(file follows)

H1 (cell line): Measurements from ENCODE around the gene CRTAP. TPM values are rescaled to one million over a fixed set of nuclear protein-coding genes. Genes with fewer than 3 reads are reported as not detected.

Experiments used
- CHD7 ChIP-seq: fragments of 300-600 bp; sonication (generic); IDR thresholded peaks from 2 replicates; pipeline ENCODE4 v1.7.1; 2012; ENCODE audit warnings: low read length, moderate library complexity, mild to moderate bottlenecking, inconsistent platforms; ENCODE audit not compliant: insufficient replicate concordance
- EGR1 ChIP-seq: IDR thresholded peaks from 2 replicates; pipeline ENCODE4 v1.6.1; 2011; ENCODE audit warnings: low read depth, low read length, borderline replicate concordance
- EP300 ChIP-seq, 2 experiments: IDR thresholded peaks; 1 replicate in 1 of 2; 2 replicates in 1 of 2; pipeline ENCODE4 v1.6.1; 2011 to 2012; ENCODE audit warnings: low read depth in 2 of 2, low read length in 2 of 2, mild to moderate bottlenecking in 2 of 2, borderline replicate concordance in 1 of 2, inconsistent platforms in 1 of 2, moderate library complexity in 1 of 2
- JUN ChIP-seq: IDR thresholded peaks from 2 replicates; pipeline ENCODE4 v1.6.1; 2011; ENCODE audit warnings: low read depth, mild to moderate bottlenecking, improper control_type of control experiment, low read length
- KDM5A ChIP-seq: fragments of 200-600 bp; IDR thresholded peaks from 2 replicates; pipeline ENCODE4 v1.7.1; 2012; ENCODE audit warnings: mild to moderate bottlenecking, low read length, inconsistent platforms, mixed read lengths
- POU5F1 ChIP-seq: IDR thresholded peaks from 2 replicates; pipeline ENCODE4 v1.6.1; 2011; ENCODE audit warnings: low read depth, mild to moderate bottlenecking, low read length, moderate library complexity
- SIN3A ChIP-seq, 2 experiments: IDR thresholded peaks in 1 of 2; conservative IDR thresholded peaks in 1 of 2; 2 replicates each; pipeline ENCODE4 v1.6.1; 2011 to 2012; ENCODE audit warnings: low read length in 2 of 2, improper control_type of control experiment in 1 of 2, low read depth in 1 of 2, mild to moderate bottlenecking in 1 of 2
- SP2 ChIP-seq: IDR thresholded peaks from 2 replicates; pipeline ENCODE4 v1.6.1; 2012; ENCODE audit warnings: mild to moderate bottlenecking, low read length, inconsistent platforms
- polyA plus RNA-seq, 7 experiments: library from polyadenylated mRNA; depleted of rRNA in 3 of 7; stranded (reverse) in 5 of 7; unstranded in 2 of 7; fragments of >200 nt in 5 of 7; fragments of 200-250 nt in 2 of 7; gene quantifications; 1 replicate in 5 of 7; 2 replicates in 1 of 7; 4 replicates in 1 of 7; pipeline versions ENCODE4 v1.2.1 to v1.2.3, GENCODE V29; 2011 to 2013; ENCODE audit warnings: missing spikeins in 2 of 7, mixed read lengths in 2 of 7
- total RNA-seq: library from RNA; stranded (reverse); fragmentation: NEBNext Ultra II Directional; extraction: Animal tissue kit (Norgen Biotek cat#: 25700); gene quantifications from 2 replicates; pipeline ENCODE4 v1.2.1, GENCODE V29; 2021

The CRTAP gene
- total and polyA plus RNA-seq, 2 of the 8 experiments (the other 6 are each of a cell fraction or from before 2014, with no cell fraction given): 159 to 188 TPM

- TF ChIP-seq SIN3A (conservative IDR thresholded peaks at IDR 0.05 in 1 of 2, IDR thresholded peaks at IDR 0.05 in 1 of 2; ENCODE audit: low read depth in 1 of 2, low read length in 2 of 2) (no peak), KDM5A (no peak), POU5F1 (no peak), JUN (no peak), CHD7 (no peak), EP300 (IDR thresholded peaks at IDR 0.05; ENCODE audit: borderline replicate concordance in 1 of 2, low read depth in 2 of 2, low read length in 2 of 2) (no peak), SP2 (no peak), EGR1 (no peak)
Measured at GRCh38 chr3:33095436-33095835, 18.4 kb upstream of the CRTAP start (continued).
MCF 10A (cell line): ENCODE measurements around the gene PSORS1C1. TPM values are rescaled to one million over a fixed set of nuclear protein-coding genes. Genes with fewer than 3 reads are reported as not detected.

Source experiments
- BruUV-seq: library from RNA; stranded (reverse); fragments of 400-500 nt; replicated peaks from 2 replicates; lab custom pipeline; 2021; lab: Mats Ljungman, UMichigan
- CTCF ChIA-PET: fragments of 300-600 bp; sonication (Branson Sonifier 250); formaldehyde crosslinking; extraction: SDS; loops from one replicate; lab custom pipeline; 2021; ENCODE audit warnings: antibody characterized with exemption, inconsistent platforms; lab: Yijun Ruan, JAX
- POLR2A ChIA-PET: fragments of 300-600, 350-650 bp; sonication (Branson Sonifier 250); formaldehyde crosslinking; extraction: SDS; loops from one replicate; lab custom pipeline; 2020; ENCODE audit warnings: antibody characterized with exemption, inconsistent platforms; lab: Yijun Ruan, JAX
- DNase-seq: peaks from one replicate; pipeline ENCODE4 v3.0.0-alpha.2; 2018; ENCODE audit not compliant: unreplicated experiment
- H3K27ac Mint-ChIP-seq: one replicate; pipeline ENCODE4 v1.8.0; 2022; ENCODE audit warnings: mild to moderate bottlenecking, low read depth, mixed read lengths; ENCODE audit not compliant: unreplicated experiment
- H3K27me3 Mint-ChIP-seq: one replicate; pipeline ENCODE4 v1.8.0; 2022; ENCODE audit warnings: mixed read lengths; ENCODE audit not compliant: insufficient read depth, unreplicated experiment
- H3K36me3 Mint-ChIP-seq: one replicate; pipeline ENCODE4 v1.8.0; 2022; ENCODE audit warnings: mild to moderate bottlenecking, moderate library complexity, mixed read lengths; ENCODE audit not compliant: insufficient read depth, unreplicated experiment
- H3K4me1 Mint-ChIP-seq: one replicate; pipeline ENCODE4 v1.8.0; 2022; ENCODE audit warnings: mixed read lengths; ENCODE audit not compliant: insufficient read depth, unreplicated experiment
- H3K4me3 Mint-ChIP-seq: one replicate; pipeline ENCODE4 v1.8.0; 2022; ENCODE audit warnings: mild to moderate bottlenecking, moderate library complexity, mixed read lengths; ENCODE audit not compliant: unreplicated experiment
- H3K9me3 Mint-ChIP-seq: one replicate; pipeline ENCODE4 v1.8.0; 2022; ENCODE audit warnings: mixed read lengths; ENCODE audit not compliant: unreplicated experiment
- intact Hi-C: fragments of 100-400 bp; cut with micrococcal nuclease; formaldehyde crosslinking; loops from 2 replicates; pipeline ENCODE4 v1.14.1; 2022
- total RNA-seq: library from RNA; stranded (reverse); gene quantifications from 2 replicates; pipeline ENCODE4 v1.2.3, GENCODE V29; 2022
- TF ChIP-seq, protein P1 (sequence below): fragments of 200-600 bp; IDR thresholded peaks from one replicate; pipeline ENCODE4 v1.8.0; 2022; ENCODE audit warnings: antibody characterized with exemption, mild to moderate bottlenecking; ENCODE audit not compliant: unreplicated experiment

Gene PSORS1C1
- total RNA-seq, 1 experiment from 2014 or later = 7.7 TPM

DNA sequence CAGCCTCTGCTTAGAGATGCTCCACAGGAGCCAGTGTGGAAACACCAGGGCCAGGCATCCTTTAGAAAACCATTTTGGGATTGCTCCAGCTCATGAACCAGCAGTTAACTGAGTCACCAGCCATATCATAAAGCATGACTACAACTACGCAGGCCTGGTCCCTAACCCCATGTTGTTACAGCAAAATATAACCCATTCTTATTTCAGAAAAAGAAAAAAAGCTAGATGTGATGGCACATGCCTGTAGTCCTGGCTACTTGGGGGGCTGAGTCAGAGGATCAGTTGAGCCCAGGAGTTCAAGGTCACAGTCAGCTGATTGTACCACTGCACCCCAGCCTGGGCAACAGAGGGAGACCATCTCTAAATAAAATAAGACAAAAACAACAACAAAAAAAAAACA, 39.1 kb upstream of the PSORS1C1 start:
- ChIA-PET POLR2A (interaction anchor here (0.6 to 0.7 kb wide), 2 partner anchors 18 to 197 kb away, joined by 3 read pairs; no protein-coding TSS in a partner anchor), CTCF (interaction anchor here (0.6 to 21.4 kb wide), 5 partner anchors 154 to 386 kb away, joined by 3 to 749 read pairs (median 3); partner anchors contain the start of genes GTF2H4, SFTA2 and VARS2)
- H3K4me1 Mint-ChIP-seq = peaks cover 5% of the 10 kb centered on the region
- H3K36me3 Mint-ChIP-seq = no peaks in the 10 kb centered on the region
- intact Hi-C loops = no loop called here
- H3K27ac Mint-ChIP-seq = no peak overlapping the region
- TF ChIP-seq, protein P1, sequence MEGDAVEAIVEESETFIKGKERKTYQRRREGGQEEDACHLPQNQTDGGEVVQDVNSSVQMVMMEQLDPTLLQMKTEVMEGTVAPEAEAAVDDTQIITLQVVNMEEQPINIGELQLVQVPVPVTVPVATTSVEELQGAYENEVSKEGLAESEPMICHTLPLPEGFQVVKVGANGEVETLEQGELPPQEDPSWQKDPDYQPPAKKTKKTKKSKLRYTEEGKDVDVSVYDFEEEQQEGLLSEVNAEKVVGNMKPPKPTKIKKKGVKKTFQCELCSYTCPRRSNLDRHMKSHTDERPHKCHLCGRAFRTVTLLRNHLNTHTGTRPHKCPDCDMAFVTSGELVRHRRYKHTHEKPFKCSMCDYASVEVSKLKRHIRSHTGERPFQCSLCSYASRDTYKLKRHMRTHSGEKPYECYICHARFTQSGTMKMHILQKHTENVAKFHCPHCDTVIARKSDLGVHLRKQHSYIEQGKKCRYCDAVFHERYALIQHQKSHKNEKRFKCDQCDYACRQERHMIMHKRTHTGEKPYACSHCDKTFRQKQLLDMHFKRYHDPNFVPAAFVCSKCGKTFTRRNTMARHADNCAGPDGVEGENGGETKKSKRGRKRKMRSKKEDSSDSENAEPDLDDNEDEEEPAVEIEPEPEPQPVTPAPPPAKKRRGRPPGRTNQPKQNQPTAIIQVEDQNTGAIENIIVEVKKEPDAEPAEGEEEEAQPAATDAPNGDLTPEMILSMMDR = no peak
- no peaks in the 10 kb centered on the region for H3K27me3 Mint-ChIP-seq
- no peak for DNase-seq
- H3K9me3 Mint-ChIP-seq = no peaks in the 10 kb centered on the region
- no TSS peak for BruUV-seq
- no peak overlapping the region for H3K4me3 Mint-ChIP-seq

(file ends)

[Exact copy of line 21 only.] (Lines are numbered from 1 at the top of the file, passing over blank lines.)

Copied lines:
- POLR2A ChIA-PET: fragments of 300-600, 350-650 bp; sonication (Branson Sonifier 250); formaldehyde crosslinking; extraction: SDS; loops from one replicate; lab custom pipeline; 2020; ENCODE audit warnings: antibody characterized with exemption, inconsistent platforms; lab: Yijun Ruan, JAX